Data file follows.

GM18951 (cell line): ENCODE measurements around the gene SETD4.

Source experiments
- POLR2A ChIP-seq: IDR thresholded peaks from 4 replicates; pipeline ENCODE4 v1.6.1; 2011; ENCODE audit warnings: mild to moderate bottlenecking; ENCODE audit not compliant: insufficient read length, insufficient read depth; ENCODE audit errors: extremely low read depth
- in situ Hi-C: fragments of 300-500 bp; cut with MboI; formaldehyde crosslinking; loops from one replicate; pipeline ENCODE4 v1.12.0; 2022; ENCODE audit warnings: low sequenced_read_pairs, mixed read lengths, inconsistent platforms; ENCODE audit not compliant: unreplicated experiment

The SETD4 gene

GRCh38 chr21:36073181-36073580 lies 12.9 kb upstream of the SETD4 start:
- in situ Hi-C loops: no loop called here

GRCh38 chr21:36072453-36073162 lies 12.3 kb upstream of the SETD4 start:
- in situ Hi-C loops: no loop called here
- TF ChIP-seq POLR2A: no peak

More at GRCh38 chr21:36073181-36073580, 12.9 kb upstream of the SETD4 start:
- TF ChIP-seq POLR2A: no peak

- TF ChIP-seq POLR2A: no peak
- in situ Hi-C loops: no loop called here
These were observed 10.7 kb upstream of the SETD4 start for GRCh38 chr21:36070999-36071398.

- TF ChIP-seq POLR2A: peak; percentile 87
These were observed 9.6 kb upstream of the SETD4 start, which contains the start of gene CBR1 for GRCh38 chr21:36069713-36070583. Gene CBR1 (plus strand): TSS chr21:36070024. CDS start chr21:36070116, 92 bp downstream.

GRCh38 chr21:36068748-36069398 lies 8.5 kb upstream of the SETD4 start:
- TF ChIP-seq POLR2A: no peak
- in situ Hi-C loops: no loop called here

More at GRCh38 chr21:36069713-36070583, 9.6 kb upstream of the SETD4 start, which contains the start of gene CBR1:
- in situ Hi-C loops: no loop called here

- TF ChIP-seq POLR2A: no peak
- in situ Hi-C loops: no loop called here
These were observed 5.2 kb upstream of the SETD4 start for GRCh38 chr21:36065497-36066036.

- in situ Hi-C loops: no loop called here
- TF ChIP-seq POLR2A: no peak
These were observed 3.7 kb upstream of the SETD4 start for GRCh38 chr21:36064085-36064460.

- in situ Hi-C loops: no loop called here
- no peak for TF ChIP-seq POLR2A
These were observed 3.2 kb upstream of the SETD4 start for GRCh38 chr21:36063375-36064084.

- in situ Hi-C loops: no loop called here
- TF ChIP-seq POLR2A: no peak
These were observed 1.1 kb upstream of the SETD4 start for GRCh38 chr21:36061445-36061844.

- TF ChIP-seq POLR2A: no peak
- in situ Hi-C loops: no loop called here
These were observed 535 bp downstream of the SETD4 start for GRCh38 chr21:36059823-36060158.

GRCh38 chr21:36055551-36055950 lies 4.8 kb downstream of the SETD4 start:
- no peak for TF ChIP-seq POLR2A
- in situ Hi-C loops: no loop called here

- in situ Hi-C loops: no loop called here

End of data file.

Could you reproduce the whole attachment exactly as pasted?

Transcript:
GM18951 (cell line): ENCODE measurements around the gene SETD4.

Source experiments
- POLR2A ChIP-seq: IDR thresholded peaks from 4 replicates; pipeline ENCODE4 v1.6.1; 2011; ENCODE audit warnings: mild to moderate bottlenecking; ENCODE audit not compliant: insufficient read length, insufficient read depth; ENCODE audit errors: extremely low read depth
- in situ Hi-C: fragments of 300-500 bp; cut with MboI; formaldehyde crosslinking; loops from one replicate; pipeline ENCODE4 v1.12.0; 2022; ENCODE audit warnings: low sequenced_read_pairs, mixed read lengths, inconsistent platforms; ENCODE audit not compliant: unreplicated experiment

The SETD4 gene

GRCh38 chr21:36073181-36073580 lies 12.9 kb upstream of the SETD4 start:
- in situ Hi-C loops: no loop called here

GRCh38 chr21:36072453-36073162 lies 12.3 kb upstream of the SETD4 start:
- in situ Hi-C loops: no loop called here
- TF ChIP-seq POLR2A: no peak

More at GRCh38 chr21:36073181-36073580, 12.9 kb upstream of the SETD4 start:
- TF ChIP-seq POLR2A: no peak

- TF ChIP-seq POLR2A: no peak
- in situ Hi-C loops: no loop called here
These were observed 10.7 kb upstream of the SETD4 start for GRCh38 chr21:36070999-36071398.

- TF ChIP-seq POLR2A: peak; percentile 87
These were observed 9.6 kb upstream of the SETD4 start, which contains the start of gene CBR1 for GRCh38 chr21:36069713-36070583. Gene CBR1 (plus strand): TSS chr21:36070024. CDS start chr21:36070116, 92 bp downstream.

GRCh38 chr21:36068748-36069398 lies 8.5 kb upstream of the SETD4 start:
- TF ChIP-seq POLR2A: no peak
- in situ Hi-C loops: no loop called here

More at GRCh38 chr21:36069713-36070583, 9.6 kb upstream of the SETD4 start, which contains the start of gene CBR1:
- in situ Hi-C loops: no loop called here

- TF ChIP-seq POLR2A: no peak
- in situ Hi-C loops: no loop called here
These were observed 5.2 kb upstream of the SETD4 start for GRCh38 chr21:36065497-36066036.

- in situ Hi-C loops: no loop called here
- TF ChIP-seq POLR2A: no peak
These were observed 3.7 kb upstream of the SETD4 start for GRCh38 chr21:36064085-36064460.

- in situ Hi-C loops: no loop called here
- no peak for TF ChIP-seq POLR2A
These were observed 3.2 kb upstream of the SETD4 start for GRCh38 chr21:36063375-36064084.

- in situ Hi-C loops: no loop called here
- TF ChIP-seq POLR2A: no peak
These were observed 1.1 kb upstream of the SETD4 start for GRCh38 chr21:36061445-36061844.

- TF ChIP-seq POLR2A: no peak
- in situ Hi-C loops: no loop called here
These were observed 535 bp downstream of the SETD4 start for GRCh38 chr21:36059823-36060158.

GRCh38 chr21:36055551-36055950 lies 4.8 kb downstream of the SETD4 start:
- no peak for TF ChIP-seq POLR2A
- in situ Hi-C loops: no loop called here

- in situ Hi-C loops: no loop called here